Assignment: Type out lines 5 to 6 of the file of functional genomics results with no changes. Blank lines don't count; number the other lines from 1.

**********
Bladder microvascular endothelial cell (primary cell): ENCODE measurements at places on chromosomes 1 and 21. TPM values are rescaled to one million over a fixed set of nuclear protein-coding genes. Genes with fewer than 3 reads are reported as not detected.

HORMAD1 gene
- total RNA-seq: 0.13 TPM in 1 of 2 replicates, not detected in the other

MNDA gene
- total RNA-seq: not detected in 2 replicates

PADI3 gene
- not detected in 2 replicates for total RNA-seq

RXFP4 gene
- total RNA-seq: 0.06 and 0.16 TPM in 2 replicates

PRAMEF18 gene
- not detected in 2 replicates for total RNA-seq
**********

- total RNA-seq: not detected in 2 replicates

PADI3 gene